U.S. Government Obligations. As a non-principal investment strategy, the Funds may invest in a variety of U.S. Treasury obligations including bonds, notes and bills that mainly differ only in their interest rates, maturities and time of issuance. The Funds may also invest in other securities issued, sponsored or guaranteed by the U.S. government, its agencies and instrumentalities, such as obligations of Federal Home Loan Banks, Federal Farm Credit Banks, Federal Land Banks, the Federal Housing Administration, Farmers Home Administration, Export-Import Bank of the United States, Small Business Administration, Government National Mortgage Association (“GNMA”), Federal National Mortgage Association (“FNMA”), commonly referred to as “Fannie Mae,” General Services Administration, Central Bank for Cooperatives, Federal Home Loan Mortgage Corporation (“FHLMC”), commonly referred to as “Freddie Mac,” Federal Intermediate Credit Banks, Maritime Administration, and Resolution Trust Corp. No assurance can be given that the U.S. government will provide financial support to U.S. government-sponsored agencies or instrumentalities where it is not obligated to do so by law. For instance, securities issued by GNMA are supported by the full faith and credit of the United States, while securities issued by FNMA and FHLMC are supported only by the discretionary authority of the U.S. government.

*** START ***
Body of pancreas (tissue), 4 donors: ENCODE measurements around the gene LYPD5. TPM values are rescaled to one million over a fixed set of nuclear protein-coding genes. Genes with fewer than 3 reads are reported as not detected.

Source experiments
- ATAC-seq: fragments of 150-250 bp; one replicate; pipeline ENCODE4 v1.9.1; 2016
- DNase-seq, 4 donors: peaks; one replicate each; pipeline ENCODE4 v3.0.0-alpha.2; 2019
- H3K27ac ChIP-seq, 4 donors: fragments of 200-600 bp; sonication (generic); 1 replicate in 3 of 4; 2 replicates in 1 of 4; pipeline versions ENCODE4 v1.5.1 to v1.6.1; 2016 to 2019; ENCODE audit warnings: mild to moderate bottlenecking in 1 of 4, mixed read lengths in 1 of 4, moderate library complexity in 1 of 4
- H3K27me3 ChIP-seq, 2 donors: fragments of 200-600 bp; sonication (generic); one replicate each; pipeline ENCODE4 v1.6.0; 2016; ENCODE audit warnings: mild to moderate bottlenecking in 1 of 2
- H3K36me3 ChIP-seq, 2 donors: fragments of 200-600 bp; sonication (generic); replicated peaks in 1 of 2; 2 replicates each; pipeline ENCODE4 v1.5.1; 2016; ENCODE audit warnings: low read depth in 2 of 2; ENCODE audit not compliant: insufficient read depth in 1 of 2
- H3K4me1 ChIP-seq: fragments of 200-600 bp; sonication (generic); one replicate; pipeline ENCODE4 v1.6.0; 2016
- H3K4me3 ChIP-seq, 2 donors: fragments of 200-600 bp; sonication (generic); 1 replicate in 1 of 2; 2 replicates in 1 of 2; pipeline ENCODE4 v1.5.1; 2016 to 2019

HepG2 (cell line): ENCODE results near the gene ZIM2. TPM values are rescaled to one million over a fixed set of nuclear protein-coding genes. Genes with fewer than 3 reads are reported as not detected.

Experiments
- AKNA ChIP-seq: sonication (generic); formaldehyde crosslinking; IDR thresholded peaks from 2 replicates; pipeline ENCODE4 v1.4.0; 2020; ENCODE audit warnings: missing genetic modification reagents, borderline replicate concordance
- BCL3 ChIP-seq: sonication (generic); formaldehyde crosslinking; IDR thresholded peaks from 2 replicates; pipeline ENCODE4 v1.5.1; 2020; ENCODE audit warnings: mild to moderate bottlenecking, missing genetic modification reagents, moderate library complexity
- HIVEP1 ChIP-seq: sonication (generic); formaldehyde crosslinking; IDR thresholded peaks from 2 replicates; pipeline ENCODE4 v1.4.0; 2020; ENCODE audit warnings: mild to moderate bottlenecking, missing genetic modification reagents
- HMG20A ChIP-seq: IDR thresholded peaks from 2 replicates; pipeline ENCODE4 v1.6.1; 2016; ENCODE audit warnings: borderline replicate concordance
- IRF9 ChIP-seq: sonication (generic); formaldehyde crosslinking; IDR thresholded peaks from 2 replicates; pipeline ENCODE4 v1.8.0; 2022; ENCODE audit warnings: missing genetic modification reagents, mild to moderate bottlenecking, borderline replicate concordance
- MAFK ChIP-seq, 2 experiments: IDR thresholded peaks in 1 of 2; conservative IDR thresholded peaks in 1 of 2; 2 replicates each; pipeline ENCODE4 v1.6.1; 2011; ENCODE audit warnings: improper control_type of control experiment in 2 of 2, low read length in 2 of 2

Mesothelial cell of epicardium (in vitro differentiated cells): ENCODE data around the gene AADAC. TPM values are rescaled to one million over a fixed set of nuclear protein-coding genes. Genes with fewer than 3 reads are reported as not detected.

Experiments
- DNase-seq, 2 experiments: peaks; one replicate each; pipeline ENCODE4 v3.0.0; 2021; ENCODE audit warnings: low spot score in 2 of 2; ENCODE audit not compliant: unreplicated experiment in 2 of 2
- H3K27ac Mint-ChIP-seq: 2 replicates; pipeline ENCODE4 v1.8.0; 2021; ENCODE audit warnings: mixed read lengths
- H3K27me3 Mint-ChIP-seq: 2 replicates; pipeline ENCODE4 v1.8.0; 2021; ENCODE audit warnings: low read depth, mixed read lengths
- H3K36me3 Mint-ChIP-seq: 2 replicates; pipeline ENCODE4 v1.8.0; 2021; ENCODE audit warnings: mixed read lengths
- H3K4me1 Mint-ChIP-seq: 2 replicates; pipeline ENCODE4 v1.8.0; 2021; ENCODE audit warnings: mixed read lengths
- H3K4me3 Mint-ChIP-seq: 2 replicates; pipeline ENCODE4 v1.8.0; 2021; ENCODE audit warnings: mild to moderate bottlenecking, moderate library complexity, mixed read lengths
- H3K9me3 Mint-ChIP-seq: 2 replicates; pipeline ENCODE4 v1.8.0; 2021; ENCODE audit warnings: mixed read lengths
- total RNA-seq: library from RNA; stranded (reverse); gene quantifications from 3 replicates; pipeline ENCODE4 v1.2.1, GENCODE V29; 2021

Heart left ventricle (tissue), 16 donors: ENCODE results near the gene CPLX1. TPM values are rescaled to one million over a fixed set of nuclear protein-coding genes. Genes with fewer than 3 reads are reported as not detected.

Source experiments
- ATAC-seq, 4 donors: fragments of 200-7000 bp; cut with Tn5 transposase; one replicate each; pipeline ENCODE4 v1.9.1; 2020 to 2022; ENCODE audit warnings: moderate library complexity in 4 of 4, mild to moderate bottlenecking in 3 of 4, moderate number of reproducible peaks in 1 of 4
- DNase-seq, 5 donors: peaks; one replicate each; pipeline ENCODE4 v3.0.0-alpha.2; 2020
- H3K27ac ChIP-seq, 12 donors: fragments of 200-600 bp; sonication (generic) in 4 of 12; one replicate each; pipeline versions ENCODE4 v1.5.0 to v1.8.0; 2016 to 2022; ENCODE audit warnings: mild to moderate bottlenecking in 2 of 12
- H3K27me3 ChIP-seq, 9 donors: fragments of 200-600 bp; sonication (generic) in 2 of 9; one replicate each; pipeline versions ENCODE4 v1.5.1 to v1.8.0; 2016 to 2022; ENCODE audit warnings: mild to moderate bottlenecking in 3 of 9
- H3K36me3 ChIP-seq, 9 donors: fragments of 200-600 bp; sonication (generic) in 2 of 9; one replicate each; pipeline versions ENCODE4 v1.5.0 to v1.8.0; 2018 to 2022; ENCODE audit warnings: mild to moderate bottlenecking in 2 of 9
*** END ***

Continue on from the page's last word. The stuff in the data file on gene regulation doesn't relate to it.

Borrowings. As a non-principal investment strategy, the Funds may borrow money from banks to the extent allowed (as described below) to meet shareholder redemptions or for other temporary or emergency purposes. Any borrowings by a Fund may not remain outstanding for more than 15 business days. If the securities held by a Fund should decline in value while borrowings are outstanding, the Fund’s net asset value will decline in value by proportionately more than the decline in value suffered by the Fund’s securities. As a result, a Fund’s net asset value may be subject to greater fluctuation until the borrowing is paid off. The Funds have established a line of credit with U.S. Bank,